When we prefix God’s name to any wicked action. Mentioning God in connection with a wicked design, is taking his name in vain. ‘I pray,’ said Absalom, ‘let me pay my vow, which I have vowed unto the Lord, in Hebron.’ 2 Sam 15: 7. This pretence of paying his vow made to God, was only to cover his treason. ‘As soon as ye hear the sound of the trumpet ye shall say, Absalom reigneth;’ chap. 15: 10. When any wicked action is baptised with the name of religion, it is taking God’s name in vain. Herein the Pope is highly guilty, when he sends out his bulls of excommunication, or curses against the Christian; he begins with, In nomine Dei ‘in the name of God.’ What a provoking sin is this! It is to do the devil’s work, and put God’s name to it.
 When we use our tongues any way to the dishonour of God’s name. As when we use railing, or curse in our passions; especially when we wish a curse upon ourselves if a thing be not so, when we know it to be false. I have read of one who wished his body might rot, if that which he said was not true; and soon after his body rotted, and he became a loathsome spectacle.
 When we make rash and unlawful vows. It is a good vow when a man binds himself to do that which the word binds him to; as, if he be sick, he vows if God restore him, he will live a more holy life. ‘I will pay thee my vows which my lips have uttered when I was in trouble.’ Psa 66: 13, 14. But Voveri non debet quod Deo displicet; ‘such a vow should not be made as is displeasing to God;’ as to vow voluntary poverty, as friars; or to vow to live in nunneries. Jephthah’s vow was rash and unlawful; he vowed to the Lord to sacrifice that to him which he met with next, and it was his daughter. Judges 11: 31. He did ill to make the vow, and worse to keep it; he became guilty of the breach of the third and sixth commandments.
 When we speak evil of God. ‘The people spake against God.’ Numb 21: 5.
How do we speak against God?
When we murmur at his providences, as if he had dealt hardly with us. Murmuring accuses God’s justice. ‘Shall not the judge of all the earth do right?’ Gen 18: 25. Murmuring springs from a bitter root, it comes from pride and discontent; it reproaches God and thus takes his name in vain. It is a sin that God cannot bear. ‘How long shall I bear with this evil congregation which murmur against me?’ Numb. 14: 27.
 When we falsify our promise; as when we say, if God spare our life we will do a certain thing, and never intend it. Our promise should be sacred and inviolable; but, if we make a promise, and mention God’s name in it, but never intend to keep it, it is a double sin; it is telling a lie, and taking God’s name in vain.
Use. Take heed of taking God’s name in vain in any of these ways. Remember the combination and threatening in the text, ‘The Lord will not hold him guiltless.’ Here is a meiosis; less is said, and more intended. ‘He will not hold him guiltless;’ that is, he will be severely avenged on such a one. ‘The Lord will not hold him guiltless.’ Here the Lord speaks after the manner of a judge, who holds the court assize. The judge here, is God himself; the accusers, Satan, and a man’s own conscience; the charge is, ‘Taking God’s name in vain;’ the accused is found guilty, and condemned: ‘The Lord will not hold him guiltless.’ Methinks these words, ‘The Lord will not hold him guiltless,’ should put a lock upon our lips, and make us afraid of speaking anything that may bring dishonour upon God, or may be taking his name in vain. It may be that men may hold such guiltless, when they curse, swear, speak irreverently of God, may let them alone, and not punish them. If one takes away another’s good name, he shall be sure to be punished; but if he takes away God’s good name, where is he that punishes him? He that robs another of his goods shall be put to death, but he that robs God of his glory, by oaths and curses, is spared; but God himself will take the matter into his own hand, and he will punish him who takes his name in vain.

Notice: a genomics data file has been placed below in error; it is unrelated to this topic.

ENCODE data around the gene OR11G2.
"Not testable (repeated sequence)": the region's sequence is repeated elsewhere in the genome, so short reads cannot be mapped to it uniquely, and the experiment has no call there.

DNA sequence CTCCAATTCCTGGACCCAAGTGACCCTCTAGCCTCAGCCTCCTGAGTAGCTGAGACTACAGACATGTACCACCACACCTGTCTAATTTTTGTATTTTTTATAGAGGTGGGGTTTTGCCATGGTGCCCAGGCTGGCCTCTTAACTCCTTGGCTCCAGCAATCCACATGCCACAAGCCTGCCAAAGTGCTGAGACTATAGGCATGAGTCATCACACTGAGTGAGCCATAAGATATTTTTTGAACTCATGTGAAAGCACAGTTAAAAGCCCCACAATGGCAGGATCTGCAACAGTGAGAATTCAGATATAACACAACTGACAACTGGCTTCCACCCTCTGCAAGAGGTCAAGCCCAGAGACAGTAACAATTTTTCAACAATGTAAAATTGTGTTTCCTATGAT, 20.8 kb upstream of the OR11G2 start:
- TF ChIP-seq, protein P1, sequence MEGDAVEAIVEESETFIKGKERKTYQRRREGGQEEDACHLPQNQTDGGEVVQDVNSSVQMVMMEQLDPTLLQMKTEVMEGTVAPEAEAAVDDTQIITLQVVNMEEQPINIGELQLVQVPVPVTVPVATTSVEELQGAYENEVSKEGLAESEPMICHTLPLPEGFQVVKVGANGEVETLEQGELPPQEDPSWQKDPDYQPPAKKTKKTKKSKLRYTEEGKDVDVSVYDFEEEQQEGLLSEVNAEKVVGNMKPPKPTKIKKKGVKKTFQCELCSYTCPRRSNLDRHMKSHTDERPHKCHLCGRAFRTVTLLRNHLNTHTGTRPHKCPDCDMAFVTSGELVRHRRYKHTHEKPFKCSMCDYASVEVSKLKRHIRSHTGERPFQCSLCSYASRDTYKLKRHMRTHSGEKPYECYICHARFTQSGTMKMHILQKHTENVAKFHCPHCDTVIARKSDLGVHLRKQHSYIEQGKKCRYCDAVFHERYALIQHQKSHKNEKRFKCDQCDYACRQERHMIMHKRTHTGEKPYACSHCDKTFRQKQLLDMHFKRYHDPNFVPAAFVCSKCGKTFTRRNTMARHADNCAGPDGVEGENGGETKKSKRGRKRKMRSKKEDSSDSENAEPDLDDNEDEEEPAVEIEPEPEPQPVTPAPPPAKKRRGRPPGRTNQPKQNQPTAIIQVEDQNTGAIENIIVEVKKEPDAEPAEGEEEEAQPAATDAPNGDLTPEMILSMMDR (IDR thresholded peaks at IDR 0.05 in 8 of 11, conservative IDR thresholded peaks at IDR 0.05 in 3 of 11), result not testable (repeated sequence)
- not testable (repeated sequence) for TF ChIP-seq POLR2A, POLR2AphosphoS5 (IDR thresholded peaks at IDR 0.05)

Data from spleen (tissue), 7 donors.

(1) Sometimes God punishes swearing and blasphemy in this life. In the county of Samurtia, when there arose a great tempest of thunder and lightning, a soldier burst forth into swearing; but the tempest tore up a great tree by the root, which fell upon him, and crushed him to pieces. German history tells of a youth, who was given to swearing, and inventing new oaths; the Lord sent a cancer into his mouth, which ate out his tongue and from which he died. If a man blasphemed God, the Lord caused him to be stoned to death. ‘The Israelitish woman’s son blasphemed the name of the Lord, and cursed. And Moses spake to the children of Israel, that they should bring forth him that had cursed, and stone him with stones.’ Lev. 24: 11, 23. Olympias, an Arian bishop, reproached and blasphemed the sacred Trinity; whereupon he was suddenly struck with three flashes of lighting, which burned him to death. Felix, an officer of Julia, seeing the holy vessels which were used in the sacrament, said, in scorn of Christ, ‘See what precious vessels the Son of Mary is served withal.’ Soon after, he was taken with vomiting of blood from his blasphemous mouth, of which he died.
(2) If God should not execute judgement on the profaners of his name in this life, their doom is to come. He will not remit their guilt, but deliver them to Satan the gaoler, to torment them for ever. If God justify a man, who shall condemn him? But if God condemn him, who shall justify him? If God lay a man in prison, where shall he get bail? God will take his full blow at the sinner in hell. ‘It is a fearful thing to fall into the hands of the living God.’ Heb 10: 31.